How About An Outhouse for $10,000 (Extra for the Mercedes Engine, Of Course!)
There were some rather odd paradoxes in the matter of toilet facilities at Prudhoe Bay, and although the subject matter of this chapter may seem a bit crude (even though we have discussed the subject as delicately as possible), it is necessary to show to what extent excess expense was forced upon the oil companies, adding daily to the tremendous budget overruns.
At first it was
official policy to hire only men on the pipeline, it being thought that
the rough and tough life that was common to the pipeline was not for
women. Then that policy was changed and a number of women, of every
age, were allowed in as workers. There were no separate facilities for
women for the
The dormitories were built so that 52 men were in a unit, there being two to a room, and the restrooms were in the center. I admit it was somewhat of a surprise to me one day to be in the bathroom and notice under the next door a pair of lady's shoes. Apparently it did not embarrass the lady, for she seemed to act as though that was a most natural thing for her to be there, to come out to wash her hands, and then to go on her way. That was life on the Pipeline for some time. You never even knew if the person in the shower stall beside you was a man or a woman.
Obviously sex was an important subject at the Pipeline, even when women were not present. There were some places, such as storehouses, where you simply could not look at any point on the wall without sex symbols being depicted. I remember one day when I was out with Senator Hugh Chance and our truck broke down. We had to wait a couple of hours in a room that was about 70 feet long and 40 feet across. Both walls were completely papered with nudes, from all the pornographic magazines that found their way to Prudhoe Bay. We were there for two hours—there was nowhere else to go, and about the only way to avoid seeing the pornography was to lie down and go to sleep.
Eventually the women had their own dorms, but one could not help sensing that they were not especially embarrassed by sharing the common facilities. The men, in general, had little respect for the women, even though some were decent and respectable. The building of these extra dorms was, of course, an extra expenditure that had not been anticipated at the beginning of the project.
The environmentalists had some weird ideas regarding human waste disposal while the Pipeline was being constructed. The oil companies were forced to use a Hercules aircraft to remove human waste off the slope to Anchorage. The Hercules is a massive four-engined aircraft, able to cart something like 48,000 pounds as a usual load. The tail opens up and the cargo can be loaded. Human excreta was loaded onto Hercules aircraft and tanked all the way to Anchorage, 800 miles away.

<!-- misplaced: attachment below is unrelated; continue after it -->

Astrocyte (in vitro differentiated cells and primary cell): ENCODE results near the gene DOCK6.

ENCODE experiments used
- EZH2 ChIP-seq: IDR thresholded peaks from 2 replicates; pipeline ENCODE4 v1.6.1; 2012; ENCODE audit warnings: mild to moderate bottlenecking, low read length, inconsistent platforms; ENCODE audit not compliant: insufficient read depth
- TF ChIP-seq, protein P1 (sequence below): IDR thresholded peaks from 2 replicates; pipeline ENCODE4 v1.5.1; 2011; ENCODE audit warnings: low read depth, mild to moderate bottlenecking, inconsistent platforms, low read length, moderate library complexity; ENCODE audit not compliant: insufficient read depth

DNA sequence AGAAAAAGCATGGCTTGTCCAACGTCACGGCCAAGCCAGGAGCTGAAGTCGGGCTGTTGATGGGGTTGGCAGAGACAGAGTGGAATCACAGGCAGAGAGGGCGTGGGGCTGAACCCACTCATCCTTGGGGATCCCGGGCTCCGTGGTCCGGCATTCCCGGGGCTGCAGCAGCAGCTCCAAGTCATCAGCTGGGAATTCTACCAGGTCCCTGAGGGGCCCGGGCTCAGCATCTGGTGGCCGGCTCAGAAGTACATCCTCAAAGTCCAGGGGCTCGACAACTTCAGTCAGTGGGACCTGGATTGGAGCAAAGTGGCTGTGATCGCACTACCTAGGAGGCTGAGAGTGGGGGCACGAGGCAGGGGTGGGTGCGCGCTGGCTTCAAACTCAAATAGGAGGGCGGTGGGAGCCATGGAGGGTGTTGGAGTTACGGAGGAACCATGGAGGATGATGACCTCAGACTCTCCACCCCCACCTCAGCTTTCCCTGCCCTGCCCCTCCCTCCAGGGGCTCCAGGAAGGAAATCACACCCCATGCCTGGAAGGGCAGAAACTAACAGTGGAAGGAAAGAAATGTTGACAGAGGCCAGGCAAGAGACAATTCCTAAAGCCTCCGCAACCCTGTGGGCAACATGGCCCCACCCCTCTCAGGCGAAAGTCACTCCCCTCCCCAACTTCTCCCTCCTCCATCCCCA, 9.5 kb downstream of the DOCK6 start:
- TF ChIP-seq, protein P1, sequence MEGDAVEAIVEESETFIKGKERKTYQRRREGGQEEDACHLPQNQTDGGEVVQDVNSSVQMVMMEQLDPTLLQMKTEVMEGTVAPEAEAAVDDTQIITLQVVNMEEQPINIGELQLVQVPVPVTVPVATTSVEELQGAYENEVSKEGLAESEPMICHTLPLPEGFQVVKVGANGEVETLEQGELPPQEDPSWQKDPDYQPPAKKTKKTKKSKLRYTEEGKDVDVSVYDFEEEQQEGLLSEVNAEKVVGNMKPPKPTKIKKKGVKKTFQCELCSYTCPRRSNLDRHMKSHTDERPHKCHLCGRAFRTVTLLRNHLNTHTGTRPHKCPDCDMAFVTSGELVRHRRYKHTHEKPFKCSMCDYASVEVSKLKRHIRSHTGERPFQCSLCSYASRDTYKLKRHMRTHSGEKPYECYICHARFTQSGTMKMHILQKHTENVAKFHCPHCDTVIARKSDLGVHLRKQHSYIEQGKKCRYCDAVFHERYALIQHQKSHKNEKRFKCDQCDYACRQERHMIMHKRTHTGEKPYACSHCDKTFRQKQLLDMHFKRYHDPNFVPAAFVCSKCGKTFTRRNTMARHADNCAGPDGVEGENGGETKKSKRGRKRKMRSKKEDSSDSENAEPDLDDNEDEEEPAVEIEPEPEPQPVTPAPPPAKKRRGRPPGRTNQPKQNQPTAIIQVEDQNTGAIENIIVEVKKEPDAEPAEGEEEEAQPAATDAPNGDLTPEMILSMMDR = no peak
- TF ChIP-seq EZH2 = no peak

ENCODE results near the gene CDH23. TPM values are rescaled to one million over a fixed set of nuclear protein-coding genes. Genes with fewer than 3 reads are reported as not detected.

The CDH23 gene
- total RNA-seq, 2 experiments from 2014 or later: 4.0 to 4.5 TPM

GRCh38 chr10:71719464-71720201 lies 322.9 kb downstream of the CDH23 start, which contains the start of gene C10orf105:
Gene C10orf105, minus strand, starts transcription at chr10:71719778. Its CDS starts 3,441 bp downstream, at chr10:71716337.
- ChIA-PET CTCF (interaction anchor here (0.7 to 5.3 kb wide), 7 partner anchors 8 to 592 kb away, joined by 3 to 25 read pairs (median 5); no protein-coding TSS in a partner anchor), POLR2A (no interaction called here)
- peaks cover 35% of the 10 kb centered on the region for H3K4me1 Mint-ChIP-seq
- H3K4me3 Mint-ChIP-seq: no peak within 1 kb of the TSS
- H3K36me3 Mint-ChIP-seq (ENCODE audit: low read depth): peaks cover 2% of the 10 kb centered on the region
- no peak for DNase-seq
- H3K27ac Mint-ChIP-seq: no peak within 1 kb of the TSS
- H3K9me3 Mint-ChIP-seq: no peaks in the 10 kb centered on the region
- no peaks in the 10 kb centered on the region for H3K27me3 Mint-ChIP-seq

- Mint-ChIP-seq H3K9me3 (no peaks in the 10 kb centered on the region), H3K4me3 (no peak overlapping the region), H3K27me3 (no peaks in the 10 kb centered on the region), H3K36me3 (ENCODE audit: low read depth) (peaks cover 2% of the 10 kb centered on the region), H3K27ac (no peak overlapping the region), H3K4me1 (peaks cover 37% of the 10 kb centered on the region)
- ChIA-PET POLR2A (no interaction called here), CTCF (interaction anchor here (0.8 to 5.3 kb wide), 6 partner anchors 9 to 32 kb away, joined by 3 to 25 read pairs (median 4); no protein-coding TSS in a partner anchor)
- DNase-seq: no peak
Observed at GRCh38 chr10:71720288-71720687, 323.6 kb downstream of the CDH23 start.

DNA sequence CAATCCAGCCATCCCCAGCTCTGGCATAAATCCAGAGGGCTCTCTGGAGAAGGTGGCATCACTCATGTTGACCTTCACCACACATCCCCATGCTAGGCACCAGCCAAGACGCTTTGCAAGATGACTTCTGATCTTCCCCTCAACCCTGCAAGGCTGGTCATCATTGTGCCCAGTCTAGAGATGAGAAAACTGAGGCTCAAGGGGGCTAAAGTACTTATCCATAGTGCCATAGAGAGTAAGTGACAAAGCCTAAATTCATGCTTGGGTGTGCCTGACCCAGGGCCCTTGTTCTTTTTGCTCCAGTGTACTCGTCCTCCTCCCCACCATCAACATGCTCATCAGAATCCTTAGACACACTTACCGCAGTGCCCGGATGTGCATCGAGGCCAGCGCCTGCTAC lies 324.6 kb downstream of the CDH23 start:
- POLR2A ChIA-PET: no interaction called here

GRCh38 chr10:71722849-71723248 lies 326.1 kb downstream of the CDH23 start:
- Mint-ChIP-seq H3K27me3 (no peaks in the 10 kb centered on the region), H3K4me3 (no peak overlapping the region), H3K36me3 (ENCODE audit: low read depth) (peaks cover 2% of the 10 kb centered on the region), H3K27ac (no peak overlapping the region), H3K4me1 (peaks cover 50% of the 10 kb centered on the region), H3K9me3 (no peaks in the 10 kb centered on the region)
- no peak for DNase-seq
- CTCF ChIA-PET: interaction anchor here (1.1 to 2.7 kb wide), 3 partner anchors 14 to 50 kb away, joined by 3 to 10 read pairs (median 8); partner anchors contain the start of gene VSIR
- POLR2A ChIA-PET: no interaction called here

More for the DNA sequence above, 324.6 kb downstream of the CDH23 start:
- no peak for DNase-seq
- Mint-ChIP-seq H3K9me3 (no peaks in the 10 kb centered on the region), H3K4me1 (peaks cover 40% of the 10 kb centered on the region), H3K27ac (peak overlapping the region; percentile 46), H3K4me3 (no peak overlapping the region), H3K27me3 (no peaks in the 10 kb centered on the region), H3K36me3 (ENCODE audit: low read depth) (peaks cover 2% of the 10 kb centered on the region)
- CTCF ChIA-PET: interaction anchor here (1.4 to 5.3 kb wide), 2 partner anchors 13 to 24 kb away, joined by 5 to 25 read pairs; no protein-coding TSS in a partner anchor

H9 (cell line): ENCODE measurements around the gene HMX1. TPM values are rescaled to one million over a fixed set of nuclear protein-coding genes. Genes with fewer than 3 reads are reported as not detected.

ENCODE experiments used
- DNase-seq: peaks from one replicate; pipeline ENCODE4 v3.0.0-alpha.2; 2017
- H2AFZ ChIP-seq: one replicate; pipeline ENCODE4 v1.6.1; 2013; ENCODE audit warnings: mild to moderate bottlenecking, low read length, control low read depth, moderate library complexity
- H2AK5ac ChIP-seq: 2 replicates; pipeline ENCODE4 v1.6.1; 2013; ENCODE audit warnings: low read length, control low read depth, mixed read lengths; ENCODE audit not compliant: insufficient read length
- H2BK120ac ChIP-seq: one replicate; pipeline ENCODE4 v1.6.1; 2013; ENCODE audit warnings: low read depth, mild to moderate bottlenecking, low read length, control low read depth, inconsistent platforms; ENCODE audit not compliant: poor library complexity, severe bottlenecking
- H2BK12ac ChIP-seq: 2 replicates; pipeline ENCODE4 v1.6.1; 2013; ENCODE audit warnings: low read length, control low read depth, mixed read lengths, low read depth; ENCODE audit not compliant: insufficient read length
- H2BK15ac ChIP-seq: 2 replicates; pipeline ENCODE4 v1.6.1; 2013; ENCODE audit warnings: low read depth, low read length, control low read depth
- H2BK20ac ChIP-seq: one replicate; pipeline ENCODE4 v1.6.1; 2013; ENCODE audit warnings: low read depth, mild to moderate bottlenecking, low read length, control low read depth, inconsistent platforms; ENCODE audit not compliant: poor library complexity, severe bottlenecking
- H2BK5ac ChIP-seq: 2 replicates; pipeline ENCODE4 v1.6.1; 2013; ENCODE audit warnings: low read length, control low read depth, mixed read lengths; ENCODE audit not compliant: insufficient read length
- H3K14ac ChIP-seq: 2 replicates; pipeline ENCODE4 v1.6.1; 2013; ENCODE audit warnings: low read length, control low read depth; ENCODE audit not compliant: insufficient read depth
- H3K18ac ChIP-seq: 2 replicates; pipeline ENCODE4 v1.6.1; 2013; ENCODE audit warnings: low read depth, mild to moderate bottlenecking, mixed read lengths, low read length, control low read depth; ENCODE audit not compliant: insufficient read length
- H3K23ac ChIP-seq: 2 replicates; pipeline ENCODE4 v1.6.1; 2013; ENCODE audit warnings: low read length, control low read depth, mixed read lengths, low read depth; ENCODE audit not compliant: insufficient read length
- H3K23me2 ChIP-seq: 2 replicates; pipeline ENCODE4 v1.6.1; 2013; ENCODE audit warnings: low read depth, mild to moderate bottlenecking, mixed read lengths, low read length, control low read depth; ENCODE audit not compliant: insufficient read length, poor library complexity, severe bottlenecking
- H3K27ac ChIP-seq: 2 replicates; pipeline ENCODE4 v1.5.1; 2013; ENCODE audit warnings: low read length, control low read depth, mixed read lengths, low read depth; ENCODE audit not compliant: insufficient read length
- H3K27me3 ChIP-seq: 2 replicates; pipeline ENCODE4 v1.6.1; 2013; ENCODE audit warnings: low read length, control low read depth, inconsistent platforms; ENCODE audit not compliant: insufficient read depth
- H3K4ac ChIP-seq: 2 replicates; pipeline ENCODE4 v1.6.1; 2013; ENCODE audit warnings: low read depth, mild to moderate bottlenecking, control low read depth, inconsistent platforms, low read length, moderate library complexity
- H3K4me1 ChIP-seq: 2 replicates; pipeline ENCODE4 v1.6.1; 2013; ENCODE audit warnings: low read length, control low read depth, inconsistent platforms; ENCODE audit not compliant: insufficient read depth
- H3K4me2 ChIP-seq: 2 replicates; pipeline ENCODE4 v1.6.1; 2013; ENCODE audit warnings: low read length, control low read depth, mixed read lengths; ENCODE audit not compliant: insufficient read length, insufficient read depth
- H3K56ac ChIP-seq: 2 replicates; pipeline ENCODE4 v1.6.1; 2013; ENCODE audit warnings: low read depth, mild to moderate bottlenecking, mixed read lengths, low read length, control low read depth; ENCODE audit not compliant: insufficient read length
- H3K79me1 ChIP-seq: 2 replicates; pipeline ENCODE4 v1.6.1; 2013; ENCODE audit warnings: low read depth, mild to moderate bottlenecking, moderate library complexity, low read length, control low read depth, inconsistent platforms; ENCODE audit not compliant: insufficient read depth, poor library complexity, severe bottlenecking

As it happened, the sewage system was not operating correctly at Anchorage at that time, so this excreta was dumped into the ocean. The sewage at Anchorage went directly into the inlet because the sewage system was not working effectively—there had been some massive problems with it, and the scheme itself was abandoned for a time.
At first thought, the use of a Hercules for this purpose seems incredible, but it is true. The oil companies were forced to take that human excreta from the slopes where there was virtually nobody living. Out there the excreta could do nothing but fertilize the ground, without having an effect on human beings at all, but the companies were forced to haul it down to Anchorage anyway. Well-placed officials made it clear that it would have been far more sensible to set up designated areas where the waste could be dumped, and then all that would happen would be that the grass would grow, the caribou would be fed, and there would be no problem of the sewage being dumped into the inlet at Anchorage. Obviously large numbers of people could be affected by the foolishness of disposing of the waste in the way it was done, but the ecologists were adamant.
This was not an isolated incident. There were other places where the human excreta had to be tanked into Hercules aircraft and taken away from the slope—another example being in association with the building of the Gilbert Lake Camp and the road in that area. One estimate was that it cost $6,500 for one round trip by Hercules to get rid of a load of human excreta. Anchorage was not the only place that benefited from this type of unwelcome deposit: Fairbanks was another, and it is now said that Fairbanks has the most unsanitary landfill in all the world. This waste was dumped into the river nearby, and it simply washes off.
There were loudly voiced protests that these were deliberate ways to make the oil companies spend large sums of money unnecessarily, and the fact is that evidence suggests there is much truth in such assertions. The money that was wasted is almost incredible. Millions of dollars were being spent on mobile sewage treatment plants so that the human waste could be carted from the drilling rigs and camps. Samples were sent to the State authorities regularly, and they insisted that tests were run to make sure that the ground itself was not contaminated with human excreta—excreta that, after all, would simply make the grass grow.
The controls were not limited to the Federal government, for State regulations were also very stringent. One of the regulations specifically states that all incinerators shall meet the requirements of Federal and State laws and regulations, and maximum precautions will be taken. Human waste is included in the discarded matter that must be gotten rid of, and it is specifically stated that, after incineration, the material that is not consumed by the incinerators shall be disposed of "in a manner approved in writing by the authorized officer." The State officials decided that the bacterial tanks in use that were fed with air were not acceptable. So they got some long white paper, set the bacterial action going, and whatever was left over was picked up on the paper that was rolled slowly through the water. This then went into a little incinerator and was burned. The ashes were taken to the sanitary landfill and they were buried.